Something I’ve done in my prayer life to help me pray the will of God, is to give him a blank page. I pray, “God, whatever it is that you want to write into my life according to your will, I give you permission. Do what you want, when you want. You know the things I’m praying for. Help me to know the things you want to do in my life and through me. I make myself available to your will.” Be careful praying this prayer. If you mean it, this will unlock the power of agreement with God in your life and things will happen.

In Matthew 18:19, Jesus said, “Again I say to you, that if two believers on earth agree [that is, are of one mind, in harmony] about anything that they ask [within the will of God], it will be done for them by My Father in heaven” (AMP). Because agreement is the seat of power in prayer, make sure you’re bringing someone else along to pray with you on the things that matter most to you. Beyond that, leave room in your prayers for God’s will to take place in your life. When our will conforms to His, it’s a powerful thing.

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Searching For God

If something is lost in the house, my wife will tell you I’m not the greatest choice to search for it. I can look everywhere and not find it. Then a minute later, she’ll find it in an area where I looked. What’s the difference? I’m looking at things, and she’s searching for things. Unless there are lights from Heaven shining down on it, and angels singing, I’m not going to find it by scanning the area. When she searches, she’s lifting things up and going through everything.

So many of us search or seek God using my method. As believers, we are to continually seek God’s face and search for Him with our lives. We need to be God chasers who pursue His presence like the pearl of great price. I believe God rewards us and takes us to deeper levels of maturity when we seek out and search Him to know Him better. We can’t be satisfied with a surface level knowledge of who He is. There are greater depths to be searched and only those committed to searching Him out will know them.

Here are some Bible verses on searching for God.

1. But may all who search for you be filled with joy and gladness in you. May those who love your salvation repeatedly shout, “The Lord is great!”

Psalms 40:16 NLT

2. You will call to Me and come and pray to Me, and I will listen to you. You will seek Me and find Me when you search for Me with all your heart.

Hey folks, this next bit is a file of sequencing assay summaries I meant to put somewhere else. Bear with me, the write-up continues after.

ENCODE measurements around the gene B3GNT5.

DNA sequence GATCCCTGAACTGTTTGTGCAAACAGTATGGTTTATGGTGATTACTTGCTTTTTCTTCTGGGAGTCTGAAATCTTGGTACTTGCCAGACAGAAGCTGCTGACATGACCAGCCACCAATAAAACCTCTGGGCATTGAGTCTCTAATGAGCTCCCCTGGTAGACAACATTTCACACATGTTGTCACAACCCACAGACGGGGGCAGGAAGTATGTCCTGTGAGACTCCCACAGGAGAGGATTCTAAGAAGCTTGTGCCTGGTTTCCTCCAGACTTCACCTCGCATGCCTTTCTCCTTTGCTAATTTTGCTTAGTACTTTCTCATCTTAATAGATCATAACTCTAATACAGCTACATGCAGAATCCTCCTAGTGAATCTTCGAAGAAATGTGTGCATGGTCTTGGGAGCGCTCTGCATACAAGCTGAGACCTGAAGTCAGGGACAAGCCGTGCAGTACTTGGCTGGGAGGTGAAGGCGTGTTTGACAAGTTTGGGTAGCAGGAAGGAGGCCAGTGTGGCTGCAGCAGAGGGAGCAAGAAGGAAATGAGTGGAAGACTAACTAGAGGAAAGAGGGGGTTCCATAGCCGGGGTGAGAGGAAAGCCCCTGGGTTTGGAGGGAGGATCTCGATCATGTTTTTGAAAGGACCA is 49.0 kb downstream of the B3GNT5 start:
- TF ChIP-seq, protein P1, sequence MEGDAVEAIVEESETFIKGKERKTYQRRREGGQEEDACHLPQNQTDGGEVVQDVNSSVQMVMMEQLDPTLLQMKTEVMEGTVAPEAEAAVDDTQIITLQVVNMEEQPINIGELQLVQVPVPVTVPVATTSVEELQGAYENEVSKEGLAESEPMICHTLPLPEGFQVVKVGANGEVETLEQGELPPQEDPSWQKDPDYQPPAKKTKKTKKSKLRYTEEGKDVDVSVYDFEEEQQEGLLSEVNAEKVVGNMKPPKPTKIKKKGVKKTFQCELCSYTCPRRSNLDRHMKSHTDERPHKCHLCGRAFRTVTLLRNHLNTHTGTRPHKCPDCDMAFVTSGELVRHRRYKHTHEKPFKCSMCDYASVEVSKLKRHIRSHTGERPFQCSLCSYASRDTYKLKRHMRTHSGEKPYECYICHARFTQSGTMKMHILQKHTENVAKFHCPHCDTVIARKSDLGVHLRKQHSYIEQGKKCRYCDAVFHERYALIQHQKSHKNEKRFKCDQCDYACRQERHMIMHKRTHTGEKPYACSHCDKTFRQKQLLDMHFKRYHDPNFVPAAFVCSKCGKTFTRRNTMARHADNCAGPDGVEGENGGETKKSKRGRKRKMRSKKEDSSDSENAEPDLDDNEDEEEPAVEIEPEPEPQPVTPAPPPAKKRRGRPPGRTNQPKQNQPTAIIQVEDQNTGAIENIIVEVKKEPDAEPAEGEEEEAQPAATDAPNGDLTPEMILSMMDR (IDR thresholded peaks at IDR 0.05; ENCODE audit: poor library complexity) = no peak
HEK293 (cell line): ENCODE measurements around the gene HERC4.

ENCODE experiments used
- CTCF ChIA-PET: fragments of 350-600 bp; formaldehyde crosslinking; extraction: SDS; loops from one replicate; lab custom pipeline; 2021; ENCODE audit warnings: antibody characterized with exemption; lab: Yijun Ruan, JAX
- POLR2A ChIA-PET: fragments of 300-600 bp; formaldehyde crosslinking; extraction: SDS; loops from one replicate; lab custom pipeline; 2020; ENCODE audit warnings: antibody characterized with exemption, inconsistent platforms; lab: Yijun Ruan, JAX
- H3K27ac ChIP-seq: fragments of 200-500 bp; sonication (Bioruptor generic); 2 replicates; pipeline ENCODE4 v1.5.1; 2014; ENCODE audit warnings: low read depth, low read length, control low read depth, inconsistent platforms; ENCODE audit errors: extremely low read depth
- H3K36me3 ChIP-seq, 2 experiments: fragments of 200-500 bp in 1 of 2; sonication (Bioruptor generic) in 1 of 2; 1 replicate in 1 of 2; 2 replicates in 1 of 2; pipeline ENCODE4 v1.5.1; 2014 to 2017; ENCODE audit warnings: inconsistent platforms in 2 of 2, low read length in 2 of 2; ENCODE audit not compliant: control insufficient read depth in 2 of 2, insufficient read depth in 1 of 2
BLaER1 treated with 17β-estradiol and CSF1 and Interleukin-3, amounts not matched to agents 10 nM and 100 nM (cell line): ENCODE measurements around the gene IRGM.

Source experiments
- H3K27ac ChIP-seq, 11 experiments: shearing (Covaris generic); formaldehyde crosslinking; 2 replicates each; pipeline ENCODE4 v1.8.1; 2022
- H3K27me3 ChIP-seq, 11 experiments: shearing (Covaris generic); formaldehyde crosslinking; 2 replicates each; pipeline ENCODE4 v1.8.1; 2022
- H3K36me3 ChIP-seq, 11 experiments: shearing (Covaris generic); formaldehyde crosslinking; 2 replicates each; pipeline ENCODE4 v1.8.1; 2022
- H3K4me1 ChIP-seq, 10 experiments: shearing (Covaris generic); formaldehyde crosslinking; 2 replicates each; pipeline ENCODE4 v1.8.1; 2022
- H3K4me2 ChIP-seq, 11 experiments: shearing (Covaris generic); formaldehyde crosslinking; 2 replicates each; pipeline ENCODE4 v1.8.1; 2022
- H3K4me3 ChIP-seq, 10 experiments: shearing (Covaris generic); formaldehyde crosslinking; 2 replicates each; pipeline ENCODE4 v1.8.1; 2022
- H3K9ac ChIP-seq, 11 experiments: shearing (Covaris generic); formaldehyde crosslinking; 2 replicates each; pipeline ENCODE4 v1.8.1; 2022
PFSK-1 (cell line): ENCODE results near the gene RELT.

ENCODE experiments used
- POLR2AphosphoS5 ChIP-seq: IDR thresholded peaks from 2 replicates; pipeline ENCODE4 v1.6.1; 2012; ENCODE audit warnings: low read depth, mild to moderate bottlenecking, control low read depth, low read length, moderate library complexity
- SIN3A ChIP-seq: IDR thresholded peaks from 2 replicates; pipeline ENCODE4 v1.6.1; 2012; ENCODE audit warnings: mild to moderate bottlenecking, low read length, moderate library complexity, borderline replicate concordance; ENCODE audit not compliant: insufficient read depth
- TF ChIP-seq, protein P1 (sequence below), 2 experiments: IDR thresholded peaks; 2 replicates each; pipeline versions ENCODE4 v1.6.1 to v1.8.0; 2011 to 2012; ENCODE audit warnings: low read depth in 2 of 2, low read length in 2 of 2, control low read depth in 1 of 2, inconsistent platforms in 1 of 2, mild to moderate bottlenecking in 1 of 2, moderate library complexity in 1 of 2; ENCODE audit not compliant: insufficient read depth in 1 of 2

Jeremiah 29:12-13 HCSB

3. For thus says the LORD to the house of Israel, “Seek Me [search diligently for Me and regard Me as more essential than food] so that you may live.”

AMOS 5:4 AMP

4. His purpose was for the nations to seek after God and perhaps feel their way toward him and find him—though he is not far from any one of us.

Acts of the Apostles 17:27 NLT

5. Seek the LORD and His strength; Seek His face continually [longing to be in His presence].

1 CHRONICLES 16:11 AMP

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Looking Ahead

Throwback Thursday is a new feature I’m using to help build some margin into my schedule to pursue other writing ventures. Each Thursday I’ll be bringing you a previously written devotional that still speaks encouragement to us from God’s Word.

Since I live in a major US city, I get to experience traffic on my daily commute. Because of that, my eyes have been trained to look at the car right in front of me when I drive. If you’ve ever taken Driver’s Ed or Defensive Driving, you know that’s not a healthy driving habit. You should be looking about 10 to 30 seconds ahead while driving. People who drive with their eyes looking at their immediate situation tend to have more wrecks and tickets. Plus, I find it scares your wife a lot!

What’s true in driving, is true in life. There are people who get so caught up in their current situation that they lose sight of the future. Their present situation is all they can see, and they’re constantly living in fear of having an emotional wreck. Because they haven’t trained their eyes to look forward, it’s hard to imagine a positive future. Life becomes an emotional roller coaster with a pessimistic view of the world. That’s exhausting and not how God wants us to live our lives.

God wants us to train our eyes to look beyond our present circumstances and troubles. He wants us to look further down the road so we can see that our current situation is only temporary. In the bigger picture, we can see His hand directing our life with purposeful movement. II Corinthians 4:18 says, “So we don’t look at the troubles we can see now; rather, we fix our gaze on things that cannot be seen. For the things we see now will soon be gone, but the things we cannot see will last forever” (NLT).